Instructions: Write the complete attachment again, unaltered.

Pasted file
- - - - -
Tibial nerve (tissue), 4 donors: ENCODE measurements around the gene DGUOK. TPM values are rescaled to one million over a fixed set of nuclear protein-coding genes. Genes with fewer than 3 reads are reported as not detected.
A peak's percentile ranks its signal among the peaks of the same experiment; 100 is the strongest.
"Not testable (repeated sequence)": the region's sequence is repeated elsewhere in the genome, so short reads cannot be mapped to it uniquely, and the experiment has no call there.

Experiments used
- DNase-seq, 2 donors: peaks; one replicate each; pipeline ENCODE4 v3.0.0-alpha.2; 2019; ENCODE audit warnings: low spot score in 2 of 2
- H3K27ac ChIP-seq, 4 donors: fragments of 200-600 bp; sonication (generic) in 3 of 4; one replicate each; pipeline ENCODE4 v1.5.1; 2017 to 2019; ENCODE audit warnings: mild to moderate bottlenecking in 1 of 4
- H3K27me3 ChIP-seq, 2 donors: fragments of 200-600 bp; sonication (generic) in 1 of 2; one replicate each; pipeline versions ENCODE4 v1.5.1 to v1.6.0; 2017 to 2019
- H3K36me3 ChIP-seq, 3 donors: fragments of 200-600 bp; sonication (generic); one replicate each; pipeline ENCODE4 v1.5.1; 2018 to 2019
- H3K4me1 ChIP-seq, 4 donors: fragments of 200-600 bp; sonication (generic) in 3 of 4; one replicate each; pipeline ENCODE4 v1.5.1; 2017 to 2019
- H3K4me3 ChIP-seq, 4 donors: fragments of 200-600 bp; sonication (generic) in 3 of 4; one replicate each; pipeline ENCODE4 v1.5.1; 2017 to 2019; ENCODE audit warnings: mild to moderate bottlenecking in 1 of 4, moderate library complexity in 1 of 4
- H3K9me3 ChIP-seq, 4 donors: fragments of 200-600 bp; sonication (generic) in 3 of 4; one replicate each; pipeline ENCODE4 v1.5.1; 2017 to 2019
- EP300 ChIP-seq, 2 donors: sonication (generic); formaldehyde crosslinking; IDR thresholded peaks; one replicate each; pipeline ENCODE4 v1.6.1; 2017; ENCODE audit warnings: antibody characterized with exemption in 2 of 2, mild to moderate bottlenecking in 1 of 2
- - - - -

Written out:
Tibial nerve (tissue), 4 donors: ENCODE measurements around the gene DGUOK. TPM values are rescaled to one million over a fixed set of nuclear protein-coding genes. Genes with fewer than 3 reads are reported as not detected.
A peak's percentile ranks its signal among the peaks of the same experiment; 100 is the strongest.
"Not testable (repeated sequence)": the region's sequence is repeated elsewhere in the genome, so short reads cannot be mapped to it uniquely, and the experiment has no call there.

Experiments used
- DNase-seq, 2 donors: peaks; one replicate each; pipeline ENCODE4 v3.0.0-alpha.2; 2019; ENCODE audit warnings: low spot score in 2 of 2
- H3K27ac ChIP-seq, 4 donors: fragments of 200-600 bp; sonication (generic) in 3 of 4; one replicate each; pipeline ENCODE4 v1.5.1; 2017 to 2019; ENCODE audit warnings: mild to moderate bottlenecking in 1 of 4
- H3K27me3 ChIP-seq, 2 donors: fragments of 200-600 bp; sonication (generic) in 1 of 2; one replicate each; pipeline versions ENCODE4 v1.5.1 to v1.6.0; 2017 to 2019
- H3K36me3 ChIP-seq, 3 donors: fragments of 200-600 bp; sonication (generic); one replicate each; pipeline ENCODE4 v1.5.1; 2018 to 2019
- H3K4me1 ChIP-seq, 4 donors: fragments of 200-600 bp; sonication (generic) in 3 of 4; one replicate each; pipeline ENCODE4 v1.5.1; 2017 to 2019
- H3K4me3 ChIP-seq, 4 donors: fragments of 200-600 bp; sonication (generic) in 3 of 4; one replicate each; pipeline ENCODE4 v1.5.1; 2017 to 2019; ENCODE audit warnings: mild to moderate bottlenecking in 1 of 4, moderate library complexity in 1 of 4
- H3K9me3 ChIP-seq, 4 donors: fragments of 200-600 bp; sonication (generic) in 3 of 4; one replicate each; pipeline ENCODE4 v1.5.1; 2017 to 2019
- EP300 ChIP-seq, 2 donors: sonication (generic); formaldehyde crosslinking; IDR thresholded peaks; one replicate each; pipeline ENCODE4 v1.6.1; 2017; ENCODE audit warnings: antibody characterized with exemption in 2 of 2, mild to moderate bottlenecking in 1 of 2